Paolo Gasparini’s lengthy career and intense scrutiny of the Latin American social and political landscape from the point of view of an outsider looking in has produced, by proxy of his many photobooks and serial investigations of place, an incredibly rich document of Latin America caught in-between disjointed moments of upheaval and the hope of change. Born in Italy, but transplanted to Venezuela for most of his working life, Gasparini’s work is intense. His dedication to leftist political movements and to the people of South America, the main focus of his work, along with architecture, suggests a humanitarian agent roaming the political as well as the social landscape of countries that have found themselves center stage during the course of the 20th Century-Cuba, Brasil, Peru, Colombia, and of course, Venezuela itself have been Gasparini’s focus.
The photographer’s multiple uses of images within images, captured in predominantly layered charcoal-imbued tones of gritty black and white 35mm photographs suggest a strange and liminal fugue state of social compression. This state is documented from the perspective of an outsider looking in. Given the lengthy amount of time that Gasparini has lived and worked in South America, it also gives him access to an otherwise impenetrable world. In essence, he is able to straddle the fine line of native and non-native, which given his intention and the reception of his images a gravitas that reads as authentic, without overplaying his signature role within the wider environment of which he documents. The artist is present, but he is not the focus.
In looking through his book Field of Images co-published by Editorial RM and Fundación MAPFRE, one feels the tense atmosphere in his images, in which advertising, photographs within photographs, and street images compound viewer reception with a feeling of urgent unease. One can read his landscapes as overpowering. There is a palpable urge to understand the cascading of images in the social landscape as overwrought, too much, and the tight framing of his subjects could be seen as nearly claustrophobic-a forceful implement which solicits a firm understanding of what the photographer wishes the viewer to see with less interpretive room for the abuse of his intentions. This compression creates an atmosphere of unparalleled focus on the subject matter without disregarding the atmosphere of the moment. It is a very clear vision.
One could think of Gasparini’s work in the grand tradition of street photography. There are elements to the work that remind one of Cartier-Bresson, a certain adage to decisiveness that artists like Garry Winogrand also exemplified. He also had deep ties to Paul Strand, whose work in both Italy and Mexico make sense to Gasparini’s work. His humanitarian concerns and his critique of power, both global and local, make the work seethe with a necessity that is absent in many of his peer’s work in other countries such as America where the focus on street imagery is more playful, relaxed, and largely ignores the political landscape in which the aforementioned images within images reside.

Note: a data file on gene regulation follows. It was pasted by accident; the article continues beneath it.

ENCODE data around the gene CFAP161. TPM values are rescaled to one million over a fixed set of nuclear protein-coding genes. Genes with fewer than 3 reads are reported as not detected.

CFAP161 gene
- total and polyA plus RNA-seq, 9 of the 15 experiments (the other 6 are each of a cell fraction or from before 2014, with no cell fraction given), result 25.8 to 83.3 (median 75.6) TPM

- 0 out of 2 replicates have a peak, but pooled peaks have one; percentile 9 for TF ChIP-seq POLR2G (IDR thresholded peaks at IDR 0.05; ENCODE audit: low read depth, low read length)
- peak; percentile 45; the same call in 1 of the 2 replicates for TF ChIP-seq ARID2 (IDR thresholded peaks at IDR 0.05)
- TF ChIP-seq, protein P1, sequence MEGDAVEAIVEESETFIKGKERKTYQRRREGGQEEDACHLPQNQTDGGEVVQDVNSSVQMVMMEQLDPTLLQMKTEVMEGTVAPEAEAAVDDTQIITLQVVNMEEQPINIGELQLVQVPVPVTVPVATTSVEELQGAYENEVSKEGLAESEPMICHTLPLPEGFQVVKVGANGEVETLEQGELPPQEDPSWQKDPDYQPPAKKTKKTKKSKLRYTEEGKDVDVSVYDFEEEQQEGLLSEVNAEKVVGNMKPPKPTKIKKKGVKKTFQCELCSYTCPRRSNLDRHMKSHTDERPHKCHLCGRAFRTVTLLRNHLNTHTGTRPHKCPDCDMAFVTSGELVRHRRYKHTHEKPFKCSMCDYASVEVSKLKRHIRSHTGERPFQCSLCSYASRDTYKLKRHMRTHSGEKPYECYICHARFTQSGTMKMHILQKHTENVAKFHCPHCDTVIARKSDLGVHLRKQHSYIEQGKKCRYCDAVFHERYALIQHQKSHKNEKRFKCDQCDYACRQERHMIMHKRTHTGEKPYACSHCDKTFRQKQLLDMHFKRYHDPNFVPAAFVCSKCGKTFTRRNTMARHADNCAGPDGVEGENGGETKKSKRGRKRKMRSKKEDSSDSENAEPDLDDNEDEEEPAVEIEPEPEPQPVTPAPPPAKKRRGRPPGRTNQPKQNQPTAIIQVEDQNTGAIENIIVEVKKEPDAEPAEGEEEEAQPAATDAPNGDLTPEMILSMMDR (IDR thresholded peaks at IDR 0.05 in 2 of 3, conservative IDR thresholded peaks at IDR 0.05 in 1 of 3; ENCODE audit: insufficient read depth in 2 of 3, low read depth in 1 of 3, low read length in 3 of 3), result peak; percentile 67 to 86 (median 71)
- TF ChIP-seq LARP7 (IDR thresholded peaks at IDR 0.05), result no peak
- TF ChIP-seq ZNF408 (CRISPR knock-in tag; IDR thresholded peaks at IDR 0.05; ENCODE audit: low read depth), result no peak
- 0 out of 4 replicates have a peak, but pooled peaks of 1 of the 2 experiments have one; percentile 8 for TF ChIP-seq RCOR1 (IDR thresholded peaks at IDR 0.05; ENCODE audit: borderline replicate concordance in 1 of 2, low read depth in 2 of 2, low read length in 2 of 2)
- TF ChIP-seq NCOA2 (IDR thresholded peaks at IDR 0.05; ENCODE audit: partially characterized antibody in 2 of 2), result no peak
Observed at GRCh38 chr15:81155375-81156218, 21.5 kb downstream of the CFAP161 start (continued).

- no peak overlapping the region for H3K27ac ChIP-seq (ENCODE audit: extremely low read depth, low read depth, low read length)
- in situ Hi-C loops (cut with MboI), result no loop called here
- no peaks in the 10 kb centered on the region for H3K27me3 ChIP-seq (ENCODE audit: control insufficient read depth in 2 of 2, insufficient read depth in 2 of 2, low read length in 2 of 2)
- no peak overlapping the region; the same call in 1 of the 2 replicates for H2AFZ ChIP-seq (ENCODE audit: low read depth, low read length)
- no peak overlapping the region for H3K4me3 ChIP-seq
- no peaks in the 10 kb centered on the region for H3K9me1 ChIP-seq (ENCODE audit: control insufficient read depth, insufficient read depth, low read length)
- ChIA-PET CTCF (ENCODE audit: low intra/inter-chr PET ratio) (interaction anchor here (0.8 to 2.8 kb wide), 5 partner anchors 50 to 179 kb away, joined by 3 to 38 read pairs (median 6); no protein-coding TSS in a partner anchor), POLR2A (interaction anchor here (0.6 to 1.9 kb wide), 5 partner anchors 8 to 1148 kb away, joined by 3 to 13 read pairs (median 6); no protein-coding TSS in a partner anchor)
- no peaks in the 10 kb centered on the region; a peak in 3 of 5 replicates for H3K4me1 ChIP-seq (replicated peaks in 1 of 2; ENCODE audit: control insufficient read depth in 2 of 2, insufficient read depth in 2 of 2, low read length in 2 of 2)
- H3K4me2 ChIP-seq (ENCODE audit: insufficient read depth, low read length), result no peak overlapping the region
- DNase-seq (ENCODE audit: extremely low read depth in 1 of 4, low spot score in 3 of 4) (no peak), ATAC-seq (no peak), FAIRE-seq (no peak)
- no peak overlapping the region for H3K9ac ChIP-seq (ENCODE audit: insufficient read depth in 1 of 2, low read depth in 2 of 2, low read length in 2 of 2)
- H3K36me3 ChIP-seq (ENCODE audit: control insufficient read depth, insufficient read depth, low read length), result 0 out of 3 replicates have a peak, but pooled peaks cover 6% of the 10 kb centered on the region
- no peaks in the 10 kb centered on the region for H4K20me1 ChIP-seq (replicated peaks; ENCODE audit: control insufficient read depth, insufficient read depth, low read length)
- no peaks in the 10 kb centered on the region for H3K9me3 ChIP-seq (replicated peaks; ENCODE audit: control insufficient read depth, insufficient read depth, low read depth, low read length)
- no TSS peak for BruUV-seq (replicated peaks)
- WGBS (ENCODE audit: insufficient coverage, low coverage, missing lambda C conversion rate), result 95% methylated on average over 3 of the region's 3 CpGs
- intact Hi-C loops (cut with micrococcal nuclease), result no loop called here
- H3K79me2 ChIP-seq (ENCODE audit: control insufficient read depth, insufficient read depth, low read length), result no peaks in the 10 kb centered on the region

Landscapes like Los Angles and Times Square in New York often hint at a landscape dominated by consumerism but are rarely juxtaposed by the countervailing measures of poverty directly against the larger social framework American street photographers concerned themselves with. In Gasparini’s work, he deftly works images of excess found on billboards and shop placard advertising into his work to outline and showcase the people who are the direct subject of his work. This critique of power is complex, relentless, and informs the larger political climate in which Gasparini works to great success. The photographer’s penchant for formal devices also illuminates the craft of the medium which, in the case of his contemporaries can often override social concern. Gasparini in essence is a rounded image-maker exploring the effective impact of formalism within the larger discussions concerning the hard realities of economically sanctioned and often impoverished socialist countries.
Throughout the book, which is exceptionally designed and full of information and texts regarding Gasparini’s career, one is left with the understanding of a compassionate and gifted image-maker whose concerns, though photographic, are exceptionally adept at conveying political and social uncertainty. There is a deep and caring reserve for the people of Cuba and South America that cannot be denied in the book. If ever a concerned photographer, Gasparini is certainly cut from the cloth of preserve and nurture. I highly recommend this book for the in-depth investigation of a single artist. I find the slew of Editorial Rm and Fundación MAPFRE collaborations of an exceptional order. I have benefitted greatly from the books they publish in conjunction with the latter’s exhibitions and highly recommend them on principle.
Published by Editorial RM and Fundación MAPFRE